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Premedical student (Kinesiology major)

Discussion in 'Pre-Medical - MD' started by edvlzqz, Mar 4, 2007.

  1. edvlzqz


    Mar 4, 2007
    I am currently a Kinesiology major hoping to apply to medical school in the near future, so I have begun to take premedical courses. I understand that, essentially, there is no wrong major for medical school, but I would like to know if there are any of you that have majored in kinesiology and gone on to medical school. Has your kinesiology education helped you during your first and/or second year of MS. My concentration is athletic training/sports medicine. I enjoy my major becasue it expands my knowledge of anatomy and physiology; furthermore, it gives hands on experience.
    Because I am a kineisology major and not a natural science major, is there anything I can do to enhance my application. I will be taking upper division biology courses eventually.

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  3. bravotwozero

    bravotwozero Chronically ambitious 10+ Year Member

    Sep 19, 2004
    I'm a kin/PHE grad from Toronto, and got accepted to a DO school. When I went to my interviews, some of the interviewers thought the program may not have been vigorous enough to prepare one for medschool, because apparently, all we do is play sports :rolleyes: You may find yourself justifying your background, just a heads up.

    While it does give you a strong background in physiology, anatomy, and even bio in some instances, Kin programs tend to be very demanding, since you complete a full academic courseload PLUS complete physical activity courses, and possibly leadership placements. I know this took a toll on my grades. Plus, you may not have room to complete all your pre-reqs at the same time, and you might have to do a post bacc or so just to complete them all. Those were the two main disadvantages that I faced as a kin major.

    Other than that, I do think it's a great undergrad for those that want to go to medschool, and especially interested in sports med.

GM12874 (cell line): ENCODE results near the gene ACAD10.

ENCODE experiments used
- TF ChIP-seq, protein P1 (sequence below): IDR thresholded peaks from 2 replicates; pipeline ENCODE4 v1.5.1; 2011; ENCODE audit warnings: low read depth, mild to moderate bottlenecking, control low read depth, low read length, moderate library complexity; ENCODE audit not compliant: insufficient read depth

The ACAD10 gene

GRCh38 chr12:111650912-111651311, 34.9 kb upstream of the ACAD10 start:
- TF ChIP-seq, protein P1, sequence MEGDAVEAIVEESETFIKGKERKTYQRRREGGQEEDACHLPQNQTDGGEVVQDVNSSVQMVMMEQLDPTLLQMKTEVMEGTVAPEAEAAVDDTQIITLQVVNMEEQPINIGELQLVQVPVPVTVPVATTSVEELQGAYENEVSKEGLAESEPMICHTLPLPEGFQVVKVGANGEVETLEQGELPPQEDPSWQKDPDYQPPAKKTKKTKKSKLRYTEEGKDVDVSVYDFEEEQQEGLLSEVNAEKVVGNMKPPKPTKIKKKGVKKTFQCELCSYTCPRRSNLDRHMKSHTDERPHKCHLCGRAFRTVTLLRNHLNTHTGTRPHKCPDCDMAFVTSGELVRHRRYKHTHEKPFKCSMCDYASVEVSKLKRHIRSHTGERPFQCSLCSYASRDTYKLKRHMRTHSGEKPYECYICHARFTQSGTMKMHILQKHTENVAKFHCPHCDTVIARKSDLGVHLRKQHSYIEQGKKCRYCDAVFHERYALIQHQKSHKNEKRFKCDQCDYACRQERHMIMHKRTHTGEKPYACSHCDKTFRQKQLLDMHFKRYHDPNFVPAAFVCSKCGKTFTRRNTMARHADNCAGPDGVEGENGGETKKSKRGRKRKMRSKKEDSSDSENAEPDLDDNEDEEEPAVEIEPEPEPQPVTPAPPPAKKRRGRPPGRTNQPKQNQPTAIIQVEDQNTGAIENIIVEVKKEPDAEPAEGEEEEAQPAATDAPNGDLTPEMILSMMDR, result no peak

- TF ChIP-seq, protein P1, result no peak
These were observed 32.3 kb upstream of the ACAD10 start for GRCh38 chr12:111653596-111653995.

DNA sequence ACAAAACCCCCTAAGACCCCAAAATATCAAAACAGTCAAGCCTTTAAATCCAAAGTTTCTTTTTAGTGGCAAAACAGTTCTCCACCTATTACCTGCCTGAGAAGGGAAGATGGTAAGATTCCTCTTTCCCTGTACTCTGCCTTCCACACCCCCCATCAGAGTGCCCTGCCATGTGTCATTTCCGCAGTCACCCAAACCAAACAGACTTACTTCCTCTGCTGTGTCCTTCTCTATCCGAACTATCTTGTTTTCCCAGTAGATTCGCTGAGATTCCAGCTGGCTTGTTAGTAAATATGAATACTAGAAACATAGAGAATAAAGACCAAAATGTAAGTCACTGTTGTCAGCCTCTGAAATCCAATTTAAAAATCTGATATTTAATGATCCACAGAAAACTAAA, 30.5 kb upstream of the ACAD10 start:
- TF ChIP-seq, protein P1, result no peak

4. TroubleTheCat

    TroubleTheCat 2+ Year Member

    Sep 15, 2006
    You are not at all at a disadvantage because of your major. I also majored in athletic training and I have already been accepted to 6 different medical schools. Just make sure that you can keep your head above water in all of your classes because it is hard to stay competitive when you are forced to spend ~30hours/week providing medical care for your patients as a student athletic trainer. This is especially true if you are like me and sustained a prolonged commitment to biomedical research and plenty of other extracurricular activities on top of my ~30hours/week as a student athletic trainer. Advisors at my university constantly send students to me so that they can ask me whether or not they should major in athletic training if they also want to be pre-med (they just want my advice and honest opinion). I always tell them the blunt truth that it may be worth their while to major in movement science, rather than athletic training, so they can still benefit from early exposure to anatomy and physiology but are not bogged down with ~30hours/week as student athletic trainers. But with that said, I always tell them that I am living proof that it can be done successfully. I would give you this same advice. I know that it will be a great asset that I had such extensive exposure to patient care, human anatomy, human physiology, basic pathophysiology, etc. when I am in medical school and beyond, but the cost is very, very, high (you may not have time for much of a life in undergrad as a result).
  5. edvlzqz


    Mar 4, 2007
    Thanks for the advise. Just out of curiosity, troublethecat, what schools were you accepted to? where did you complete your undergrad? Congratulations on the acceptances. Which school did you choose?

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